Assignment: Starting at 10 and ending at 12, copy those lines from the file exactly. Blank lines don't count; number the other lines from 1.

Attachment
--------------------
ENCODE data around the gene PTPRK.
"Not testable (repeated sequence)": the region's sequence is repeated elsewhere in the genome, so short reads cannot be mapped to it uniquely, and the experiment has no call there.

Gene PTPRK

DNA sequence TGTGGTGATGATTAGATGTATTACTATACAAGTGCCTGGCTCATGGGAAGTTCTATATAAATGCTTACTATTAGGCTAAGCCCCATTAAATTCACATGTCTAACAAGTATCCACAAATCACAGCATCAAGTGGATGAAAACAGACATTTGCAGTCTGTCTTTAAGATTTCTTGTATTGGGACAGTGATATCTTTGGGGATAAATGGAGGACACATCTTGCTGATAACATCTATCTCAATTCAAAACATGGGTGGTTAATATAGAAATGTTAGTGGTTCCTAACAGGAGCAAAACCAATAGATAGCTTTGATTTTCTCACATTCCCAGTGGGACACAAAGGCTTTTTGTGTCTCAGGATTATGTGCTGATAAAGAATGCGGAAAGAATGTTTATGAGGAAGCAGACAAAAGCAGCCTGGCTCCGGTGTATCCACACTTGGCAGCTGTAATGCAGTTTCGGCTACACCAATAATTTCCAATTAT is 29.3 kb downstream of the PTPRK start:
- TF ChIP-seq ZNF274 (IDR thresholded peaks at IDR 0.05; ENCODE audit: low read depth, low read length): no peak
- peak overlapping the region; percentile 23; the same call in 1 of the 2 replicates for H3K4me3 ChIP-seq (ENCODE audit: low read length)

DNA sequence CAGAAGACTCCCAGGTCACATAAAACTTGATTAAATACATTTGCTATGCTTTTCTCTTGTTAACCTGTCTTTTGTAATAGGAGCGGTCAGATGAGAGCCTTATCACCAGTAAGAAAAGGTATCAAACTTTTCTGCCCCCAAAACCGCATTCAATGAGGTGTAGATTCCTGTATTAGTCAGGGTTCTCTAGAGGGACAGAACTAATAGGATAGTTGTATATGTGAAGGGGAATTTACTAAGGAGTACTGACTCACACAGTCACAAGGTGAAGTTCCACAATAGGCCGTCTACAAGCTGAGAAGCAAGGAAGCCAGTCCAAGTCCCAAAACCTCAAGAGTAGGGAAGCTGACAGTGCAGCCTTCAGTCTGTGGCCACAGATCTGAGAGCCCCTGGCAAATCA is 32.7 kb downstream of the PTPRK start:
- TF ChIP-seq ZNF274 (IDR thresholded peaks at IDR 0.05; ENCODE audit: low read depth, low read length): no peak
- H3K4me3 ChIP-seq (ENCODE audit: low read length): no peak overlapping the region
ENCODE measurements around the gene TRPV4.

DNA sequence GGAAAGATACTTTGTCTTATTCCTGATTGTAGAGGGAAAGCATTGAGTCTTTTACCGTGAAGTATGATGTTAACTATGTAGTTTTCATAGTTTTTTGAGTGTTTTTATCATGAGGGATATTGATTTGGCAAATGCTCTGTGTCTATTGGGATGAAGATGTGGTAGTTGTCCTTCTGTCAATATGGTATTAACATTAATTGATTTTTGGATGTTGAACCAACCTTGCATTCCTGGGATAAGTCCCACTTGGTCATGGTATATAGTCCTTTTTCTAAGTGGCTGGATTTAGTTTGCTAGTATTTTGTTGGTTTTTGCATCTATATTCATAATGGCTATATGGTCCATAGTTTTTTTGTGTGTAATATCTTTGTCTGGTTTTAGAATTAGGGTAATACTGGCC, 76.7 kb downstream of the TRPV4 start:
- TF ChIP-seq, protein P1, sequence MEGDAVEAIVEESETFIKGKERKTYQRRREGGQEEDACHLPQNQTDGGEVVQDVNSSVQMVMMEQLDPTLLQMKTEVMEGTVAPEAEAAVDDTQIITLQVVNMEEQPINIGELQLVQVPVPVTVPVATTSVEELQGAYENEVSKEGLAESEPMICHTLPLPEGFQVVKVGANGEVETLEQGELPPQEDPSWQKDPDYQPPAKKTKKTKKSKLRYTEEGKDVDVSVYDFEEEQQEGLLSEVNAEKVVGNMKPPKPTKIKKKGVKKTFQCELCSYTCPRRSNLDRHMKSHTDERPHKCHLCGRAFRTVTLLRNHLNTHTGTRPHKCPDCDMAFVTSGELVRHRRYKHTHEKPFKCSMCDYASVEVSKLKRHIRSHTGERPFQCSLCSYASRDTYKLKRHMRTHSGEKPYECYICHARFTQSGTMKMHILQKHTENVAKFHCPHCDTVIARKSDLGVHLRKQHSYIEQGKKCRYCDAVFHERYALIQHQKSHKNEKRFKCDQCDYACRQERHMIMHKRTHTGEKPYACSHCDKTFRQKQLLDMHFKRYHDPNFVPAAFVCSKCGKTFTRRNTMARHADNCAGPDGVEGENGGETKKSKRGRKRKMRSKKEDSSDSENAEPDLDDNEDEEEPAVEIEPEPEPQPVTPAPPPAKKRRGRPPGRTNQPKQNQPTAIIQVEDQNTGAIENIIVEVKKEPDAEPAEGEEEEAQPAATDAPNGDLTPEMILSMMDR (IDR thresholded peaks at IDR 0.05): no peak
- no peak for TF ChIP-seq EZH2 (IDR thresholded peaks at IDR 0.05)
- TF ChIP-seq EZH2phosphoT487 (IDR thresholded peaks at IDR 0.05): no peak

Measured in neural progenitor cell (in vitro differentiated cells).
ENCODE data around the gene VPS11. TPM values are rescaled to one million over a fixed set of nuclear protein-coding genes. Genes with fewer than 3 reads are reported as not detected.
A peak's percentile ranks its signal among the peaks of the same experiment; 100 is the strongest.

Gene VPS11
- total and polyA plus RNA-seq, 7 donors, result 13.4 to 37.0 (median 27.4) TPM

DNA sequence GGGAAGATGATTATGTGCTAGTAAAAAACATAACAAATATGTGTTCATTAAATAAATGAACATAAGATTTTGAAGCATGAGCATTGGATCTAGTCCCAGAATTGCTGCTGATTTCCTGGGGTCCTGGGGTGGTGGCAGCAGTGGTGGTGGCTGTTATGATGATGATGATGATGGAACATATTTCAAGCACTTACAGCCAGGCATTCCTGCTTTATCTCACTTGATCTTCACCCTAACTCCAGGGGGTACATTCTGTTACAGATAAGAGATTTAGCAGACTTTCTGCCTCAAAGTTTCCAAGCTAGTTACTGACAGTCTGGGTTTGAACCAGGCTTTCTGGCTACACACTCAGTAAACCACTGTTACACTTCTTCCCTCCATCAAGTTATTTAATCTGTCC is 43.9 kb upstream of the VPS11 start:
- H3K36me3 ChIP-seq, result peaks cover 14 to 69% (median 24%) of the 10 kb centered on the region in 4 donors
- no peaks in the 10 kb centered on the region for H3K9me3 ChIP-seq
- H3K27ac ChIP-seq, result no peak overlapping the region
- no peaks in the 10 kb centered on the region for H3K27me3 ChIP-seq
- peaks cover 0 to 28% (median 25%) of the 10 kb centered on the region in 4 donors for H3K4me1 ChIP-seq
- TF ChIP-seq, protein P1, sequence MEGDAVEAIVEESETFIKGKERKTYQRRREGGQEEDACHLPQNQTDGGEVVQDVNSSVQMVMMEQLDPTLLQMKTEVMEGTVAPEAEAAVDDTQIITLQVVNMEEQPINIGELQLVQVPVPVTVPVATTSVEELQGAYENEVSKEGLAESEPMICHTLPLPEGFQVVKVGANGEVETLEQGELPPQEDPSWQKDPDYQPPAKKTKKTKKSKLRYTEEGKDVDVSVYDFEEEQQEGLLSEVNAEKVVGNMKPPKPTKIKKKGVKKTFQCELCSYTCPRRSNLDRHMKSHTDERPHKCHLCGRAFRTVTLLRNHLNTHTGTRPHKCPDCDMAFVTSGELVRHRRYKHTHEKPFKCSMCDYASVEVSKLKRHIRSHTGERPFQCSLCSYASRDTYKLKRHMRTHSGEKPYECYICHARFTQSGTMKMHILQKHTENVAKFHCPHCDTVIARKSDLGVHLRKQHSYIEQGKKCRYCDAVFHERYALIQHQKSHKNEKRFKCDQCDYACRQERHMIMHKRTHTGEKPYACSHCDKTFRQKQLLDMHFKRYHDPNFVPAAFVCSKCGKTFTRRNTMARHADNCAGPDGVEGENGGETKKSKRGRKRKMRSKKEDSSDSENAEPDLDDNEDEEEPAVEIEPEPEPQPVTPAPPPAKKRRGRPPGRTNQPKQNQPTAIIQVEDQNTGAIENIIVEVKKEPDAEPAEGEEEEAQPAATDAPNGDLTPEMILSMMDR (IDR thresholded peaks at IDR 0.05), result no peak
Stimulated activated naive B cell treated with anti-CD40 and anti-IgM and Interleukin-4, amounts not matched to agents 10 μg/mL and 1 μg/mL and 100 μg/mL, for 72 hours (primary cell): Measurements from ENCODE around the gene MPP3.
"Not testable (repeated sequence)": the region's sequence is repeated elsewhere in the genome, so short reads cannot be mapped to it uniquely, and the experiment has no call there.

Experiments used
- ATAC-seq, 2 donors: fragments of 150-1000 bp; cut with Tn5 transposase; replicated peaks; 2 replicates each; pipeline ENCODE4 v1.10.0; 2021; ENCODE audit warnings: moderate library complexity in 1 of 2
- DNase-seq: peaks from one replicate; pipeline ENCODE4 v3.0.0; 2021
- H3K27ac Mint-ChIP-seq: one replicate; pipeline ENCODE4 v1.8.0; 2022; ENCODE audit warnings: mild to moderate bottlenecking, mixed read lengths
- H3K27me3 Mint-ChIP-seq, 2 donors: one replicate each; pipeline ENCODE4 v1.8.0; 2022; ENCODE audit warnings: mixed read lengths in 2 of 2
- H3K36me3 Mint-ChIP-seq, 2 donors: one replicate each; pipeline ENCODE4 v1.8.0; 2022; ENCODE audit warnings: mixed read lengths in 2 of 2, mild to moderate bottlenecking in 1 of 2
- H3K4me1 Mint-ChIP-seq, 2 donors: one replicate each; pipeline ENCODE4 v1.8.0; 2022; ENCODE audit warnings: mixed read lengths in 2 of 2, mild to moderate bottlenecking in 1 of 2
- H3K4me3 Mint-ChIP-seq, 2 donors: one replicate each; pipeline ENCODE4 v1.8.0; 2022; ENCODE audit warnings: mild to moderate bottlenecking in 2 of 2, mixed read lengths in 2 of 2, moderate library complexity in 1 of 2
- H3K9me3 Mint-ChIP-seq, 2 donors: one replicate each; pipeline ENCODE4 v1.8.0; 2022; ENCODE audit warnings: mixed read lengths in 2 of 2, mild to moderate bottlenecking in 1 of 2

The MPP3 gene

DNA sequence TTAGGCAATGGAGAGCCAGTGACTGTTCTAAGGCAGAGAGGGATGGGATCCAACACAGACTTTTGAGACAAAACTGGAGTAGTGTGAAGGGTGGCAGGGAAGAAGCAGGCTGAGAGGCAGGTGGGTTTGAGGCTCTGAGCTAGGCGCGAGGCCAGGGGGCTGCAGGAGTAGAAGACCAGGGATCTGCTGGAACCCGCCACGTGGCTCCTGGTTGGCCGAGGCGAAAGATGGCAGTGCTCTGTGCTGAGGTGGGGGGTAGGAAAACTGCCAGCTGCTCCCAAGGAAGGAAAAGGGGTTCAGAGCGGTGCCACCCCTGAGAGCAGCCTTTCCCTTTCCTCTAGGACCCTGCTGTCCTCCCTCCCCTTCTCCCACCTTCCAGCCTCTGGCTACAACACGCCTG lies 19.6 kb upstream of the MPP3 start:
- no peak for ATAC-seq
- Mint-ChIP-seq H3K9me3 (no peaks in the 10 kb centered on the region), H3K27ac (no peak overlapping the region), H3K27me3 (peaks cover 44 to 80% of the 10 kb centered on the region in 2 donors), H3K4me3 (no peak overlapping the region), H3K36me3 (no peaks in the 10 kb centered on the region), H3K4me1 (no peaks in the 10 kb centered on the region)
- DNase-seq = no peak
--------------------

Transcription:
ENCODE measurements around the gene TRPV4.

DNA sequence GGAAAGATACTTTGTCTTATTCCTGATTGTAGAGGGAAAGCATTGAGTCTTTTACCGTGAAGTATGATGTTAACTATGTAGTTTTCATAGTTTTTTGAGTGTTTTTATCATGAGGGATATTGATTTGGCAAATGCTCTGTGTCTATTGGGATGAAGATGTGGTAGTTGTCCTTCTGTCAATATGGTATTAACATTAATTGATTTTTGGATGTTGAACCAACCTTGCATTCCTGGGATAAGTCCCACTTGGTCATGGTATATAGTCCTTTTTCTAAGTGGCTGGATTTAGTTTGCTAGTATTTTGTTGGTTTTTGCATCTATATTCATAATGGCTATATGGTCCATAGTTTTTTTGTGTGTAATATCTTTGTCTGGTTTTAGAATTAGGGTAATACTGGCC, 76.7 kb downstream of the TRPV4 start:
- TF ChIP-seq, protein P1, sequence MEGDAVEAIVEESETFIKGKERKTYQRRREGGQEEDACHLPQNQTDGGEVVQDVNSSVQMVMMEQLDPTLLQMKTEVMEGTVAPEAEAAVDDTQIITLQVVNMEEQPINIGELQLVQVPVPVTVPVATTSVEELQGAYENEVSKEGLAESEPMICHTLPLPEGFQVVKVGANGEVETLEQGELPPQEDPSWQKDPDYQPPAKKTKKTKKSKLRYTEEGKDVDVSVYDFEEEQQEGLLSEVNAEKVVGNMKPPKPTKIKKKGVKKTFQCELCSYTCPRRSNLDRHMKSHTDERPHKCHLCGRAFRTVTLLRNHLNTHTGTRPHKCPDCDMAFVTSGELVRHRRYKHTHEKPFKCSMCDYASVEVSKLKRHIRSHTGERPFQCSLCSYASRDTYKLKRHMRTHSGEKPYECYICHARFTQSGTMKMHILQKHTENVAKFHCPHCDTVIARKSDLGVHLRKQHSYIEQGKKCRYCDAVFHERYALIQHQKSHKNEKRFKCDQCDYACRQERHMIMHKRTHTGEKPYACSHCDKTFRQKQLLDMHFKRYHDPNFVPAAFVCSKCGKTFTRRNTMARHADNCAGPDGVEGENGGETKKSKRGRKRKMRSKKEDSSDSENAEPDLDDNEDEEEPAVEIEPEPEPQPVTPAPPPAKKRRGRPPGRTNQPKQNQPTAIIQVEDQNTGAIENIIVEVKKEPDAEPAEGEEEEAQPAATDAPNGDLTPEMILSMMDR (IDR thresholded peaks at IDR 0.05): no peak